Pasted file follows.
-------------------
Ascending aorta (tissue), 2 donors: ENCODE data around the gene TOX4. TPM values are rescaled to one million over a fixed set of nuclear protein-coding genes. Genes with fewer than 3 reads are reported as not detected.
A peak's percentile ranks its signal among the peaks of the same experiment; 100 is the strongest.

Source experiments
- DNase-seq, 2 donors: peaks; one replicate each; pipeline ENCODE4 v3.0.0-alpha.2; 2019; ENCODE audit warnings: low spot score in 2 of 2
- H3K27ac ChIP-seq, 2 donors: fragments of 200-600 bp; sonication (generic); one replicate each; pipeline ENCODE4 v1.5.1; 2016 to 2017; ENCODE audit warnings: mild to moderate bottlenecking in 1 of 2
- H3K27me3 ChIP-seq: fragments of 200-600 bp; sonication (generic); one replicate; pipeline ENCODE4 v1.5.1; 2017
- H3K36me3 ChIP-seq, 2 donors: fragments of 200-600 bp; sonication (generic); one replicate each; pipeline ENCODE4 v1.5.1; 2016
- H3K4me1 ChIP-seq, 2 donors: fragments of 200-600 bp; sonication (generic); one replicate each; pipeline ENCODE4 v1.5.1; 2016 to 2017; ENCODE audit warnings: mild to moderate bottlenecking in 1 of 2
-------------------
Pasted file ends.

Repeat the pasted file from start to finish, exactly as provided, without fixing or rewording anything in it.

Ascending aorta (tissue), 2 donors: ENCODE data around the gene TOX4. TPM values are rescaled to one million over a fixed set of nuclear protein-coding genes. Genes with fewer than 3 reads are reported as not detected.
A peak's percentile ranks its signal among the peaks of the same experiment; 100 is the strongest.

Source experiments
- DNase-seq, 2 donors: peaks; one replicate each; pipeline ENCODE4 v3.0.0-alpha.2; 2019; ENCODE audit warnings: low spot score in 2 of 2
- H3K27ac ChIP-seq, 2 donors: fragments of 200-600 bp; sonication (generic); one replicate each; pipeline ENCODE4 v1.5.1; 2016 to 2017; ENCODE audit warnings: mild to moderate bottlenecking in 1 of 2
- H3K27me3 ChIP-seq: fragments of 200-600 bp; sonication (generic); one replicate; pipeline ENCODE4 v1.5.1; 2017
- H3K36me3 ChIP-seq, 2 donors: fragments of 200-600 bp; sonication (generic); one replicate each; pipeline ENCODE4 v1.5.1; 2016
- H3K4me1 ChIP-seq, 2 donors: fragments of 200-600 bp; sonication (generic); one replicate each; pipeline ENCODE4 v1.5.1; 2016 to 2017; ENCODE audit warnings: mild to moderate bottlenecking in 1 of 2